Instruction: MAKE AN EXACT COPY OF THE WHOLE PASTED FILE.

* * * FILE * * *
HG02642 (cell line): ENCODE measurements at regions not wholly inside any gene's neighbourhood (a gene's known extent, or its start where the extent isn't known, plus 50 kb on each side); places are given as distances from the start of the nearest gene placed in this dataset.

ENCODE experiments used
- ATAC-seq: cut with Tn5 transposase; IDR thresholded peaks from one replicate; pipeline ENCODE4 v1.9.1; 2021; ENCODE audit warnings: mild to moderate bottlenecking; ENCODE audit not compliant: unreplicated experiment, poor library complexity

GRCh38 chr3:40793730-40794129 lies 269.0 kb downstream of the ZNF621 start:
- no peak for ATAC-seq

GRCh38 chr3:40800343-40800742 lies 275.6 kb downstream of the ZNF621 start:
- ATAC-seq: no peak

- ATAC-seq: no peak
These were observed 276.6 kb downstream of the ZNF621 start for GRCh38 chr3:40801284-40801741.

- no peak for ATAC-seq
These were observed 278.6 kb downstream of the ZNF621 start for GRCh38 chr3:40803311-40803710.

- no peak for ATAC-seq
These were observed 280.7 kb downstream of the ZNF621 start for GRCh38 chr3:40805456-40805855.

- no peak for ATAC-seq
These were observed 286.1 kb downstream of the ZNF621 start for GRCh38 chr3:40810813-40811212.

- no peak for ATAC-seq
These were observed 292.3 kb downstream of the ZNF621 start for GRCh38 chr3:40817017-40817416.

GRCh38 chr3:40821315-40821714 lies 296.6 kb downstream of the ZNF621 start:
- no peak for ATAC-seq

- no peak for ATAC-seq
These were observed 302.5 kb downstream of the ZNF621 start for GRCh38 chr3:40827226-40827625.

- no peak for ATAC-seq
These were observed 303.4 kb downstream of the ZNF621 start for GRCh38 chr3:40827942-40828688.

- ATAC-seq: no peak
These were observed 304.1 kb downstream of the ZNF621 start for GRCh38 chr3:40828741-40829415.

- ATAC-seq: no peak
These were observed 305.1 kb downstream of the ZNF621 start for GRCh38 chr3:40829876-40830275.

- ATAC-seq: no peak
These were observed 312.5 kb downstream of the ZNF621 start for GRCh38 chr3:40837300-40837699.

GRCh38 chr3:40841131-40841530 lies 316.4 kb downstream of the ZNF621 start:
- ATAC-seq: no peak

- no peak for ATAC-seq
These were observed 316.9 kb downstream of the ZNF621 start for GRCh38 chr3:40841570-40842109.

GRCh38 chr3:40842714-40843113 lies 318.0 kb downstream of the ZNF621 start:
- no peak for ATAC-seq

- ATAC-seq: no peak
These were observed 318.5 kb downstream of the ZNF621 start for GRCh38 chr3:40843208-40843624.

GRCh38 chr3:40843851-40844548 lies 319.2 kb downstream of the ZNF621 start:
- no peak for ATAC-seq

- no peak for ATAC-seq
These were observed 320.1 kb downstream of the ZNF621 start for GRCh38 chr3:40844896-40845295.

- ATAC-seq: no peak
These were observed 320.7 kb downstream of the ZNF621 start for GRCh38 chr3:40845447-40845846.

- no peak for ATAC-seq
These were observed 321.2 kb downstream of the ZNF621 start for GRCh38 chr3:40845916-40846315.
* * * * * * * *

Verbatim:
HG02642 (cell line): ENCODE measurements at regions not wholly inside any gene's neighbourhood (a gene's known extent, or its start where the extent isn't known, plus 50 kb on each side); places are given as distances from the start of the nearest gene placed in this dataset.

ENCODE experiments used
- ATAC-seq: cut with Tn5 transposase; IDR thresholded peaks from one replicate; pipeline ENCODE4 v1.9.1; 2021; ENCODE audit warnings: mild to moderate bottlenecking; ENCODE audit not compliant: unreplicated experiment, poor library complexity

GRCh38 chr3:40793730-40794129 lies 269.0 kb downstream of the ZNF621 start:
- no peak for ATAC-seq

GRCh38 chr3:40800343-40800742 lies 275.6 kb downstream of the ZNF621 start:
- ATAC-seq: no peak

- ATAC-seq: no peak
These were observed 276.6 kb downstream of the ZNF621 start for GRCh38 chr3:40801284-40801741.

- no peak for ATAC-seq
These were observed 278.6 kb downstream of the ZNF621 start for GRCh38 chr3:40803311-40803710.

- no peak for ATAC-seq
These were observed 280.7 kb downstream of the ZNF621 start for GRCh38 chr3:40805456-40805855.

- no peak for ATAC-seq
These were observed 286.1 kb downstream of the ZNF621 start for GRCh38 chr3:40810813-40811212.

- no peak for ATAC-seq
These were observed 292.3 kb downstream of the ZNF621 start for GRCh38 chr3:40817017-40817416.

GRCh38 chr3:40821315-40821714 lies 296.6 kb downstream of the ZNF621 start:
- no peak for ATAC-seq

- no peak for ATAC-seq
These were observed 302.5 kb downstream of the ZNF621 start for GRCh38 chr3:40827226-40827625.

- no peak for ATAC-seq
These were observed 303.4 kb downstream of the ZNF621 start for GRCh38 chr3:40827942-40828688.

- ATAC-seq: no peak
These were observed 304.1 kb downstream of the ZNF621 start for GRCh38 chr3:40828741-40829415.

- ATAC-seq: no peak
These were observed 305.1 kb downstream of the ZNF621 start for GRCh38 chr3:40829876-40830275.

- ATAC-seq: no peak
These were observed 312.5 kb downstream of the ZNF621 start for GRCh38 chr3:40837300-40837699.

GRCh38 chr3:40841131-40841530 lies 316.4 kb downstream of the ZNF621 start:
- ATAC-seq: no peak

- no peak for ATAC-seq
These were observed 316.9 kb downstream of the ZNF621 start for GRCh38 chr3:40841570-40842109.

GRCh38 chr3:40842714-40843113 lies 318.0 kb downstream of the ZNF621 start:
- no peak for ATAC-seq

- ATAC-seq: no peak
These were observed 318.5 kb downstream of the ZNF621 start for GRCh38 chr3:40843208-40843624.

GRCh38 chr3:40843851-40844548 lies 319.2 kb downstream of the ZNF621 start:
- no peak for ATAC-seq

- no peak for ATAC-seq
These were observed 320.1 kb downstream of the ZNF621 start for GRCh38 chr3:40844896-40845295.

- ATAC-seq: no peak
These were observed 320.7 kb downstream of the ZNF621 start for GRCh38 chr3:40845447-40845846.

- no peak for ATAC-seq
These were observed 321.2 kb downstream of the ZNF621 start for GRCh38 chr3:40845916-40846315.